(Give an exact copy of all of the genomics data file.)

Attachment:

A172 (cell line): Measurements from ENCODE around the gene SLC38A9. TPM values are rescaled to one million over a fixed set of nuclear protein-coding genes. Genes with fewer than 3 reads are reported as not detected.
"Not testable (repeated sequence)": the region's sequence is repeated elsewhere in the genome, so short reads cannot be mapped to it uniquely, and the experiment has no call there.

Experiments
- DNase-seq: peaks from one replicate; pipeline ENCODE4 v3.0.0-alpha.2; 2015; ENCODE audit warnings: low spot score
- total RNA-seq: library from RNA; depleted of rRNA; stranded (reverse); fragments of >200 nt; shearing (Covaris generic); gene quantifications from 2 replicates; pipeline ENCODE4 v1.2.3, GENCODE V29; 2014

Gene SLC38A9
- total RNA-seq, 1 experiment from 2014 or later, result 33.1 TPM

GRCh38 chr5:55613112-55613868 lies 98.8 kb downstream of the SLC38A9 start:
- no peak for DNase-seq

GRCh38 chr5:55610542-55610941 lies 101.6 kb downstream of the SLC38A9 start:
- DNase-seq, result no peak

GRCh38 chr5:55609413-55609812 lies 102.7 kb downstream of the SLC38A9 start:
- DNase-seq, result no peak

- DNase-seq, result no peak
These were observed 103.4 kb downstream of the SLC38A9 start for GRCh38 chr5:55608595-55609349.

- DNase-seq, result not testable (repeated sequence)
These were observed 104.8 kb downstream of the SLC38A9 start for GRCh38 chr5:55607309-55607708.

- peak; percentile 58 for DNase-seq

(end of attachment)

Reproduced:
A172 (cell line): Measurements from ENCODE around the gene SLC38A9. TPM values are rescaled to one million over a fixed set of nuclear protein-coding genes. Genes with fewer than 3 reads are reported as not detected.
"Not testable (repeated sequence)": the region's sequence is repeated elsewhere in the genome, so short reads cannot be mapped to it uniquely, and the experiment has no call there.

Experiments
- DNase-seq: peaks from one replicate; pipeline ENCODE4 v3.0.0-alpha.2; 2015; ENCODE audit warnings: low spot score
- total RNA-seq: library from RNA; depleted of rRNA; stranded (reverse); fragments of >200 nt; shearing (Covaris generic); gene quantifications from 2 replicates; pipeline ENCODE4 v1.2.3, GENCODE V29; 2014

Gene SLC38A9
- total RNA-seq, 1 experiment from 2014 or later, result 33.1 TPM

GRCh38 chr5:55613112-55613868 lies 98.8 kb downstream of the SLC38A9 start:
- no peak for DNase-seq

GRCh38 chr5:55610542-55610941 lies 101.6 kb downstream of the SLC38A9 start:
- DNase-seq, result no peak

GRCh38 chr5:55609413-55609812 lies 102.7 kb downstream of the SLC38A9 start:
- DNase-seq, result no peak

- DNase-seq, result no peak
These were observed 103.4 kb downstream of the SLC38A9 start for GRCh38 chr5:55608595-55609349.

- DNase-seq, result not testable (repeated sequence)
These were observed 104.8 kb downstream of the SLC38A9 start for GRCh38 chr5:55607309-55607708.

- peak; percentile 58 for DNase-seq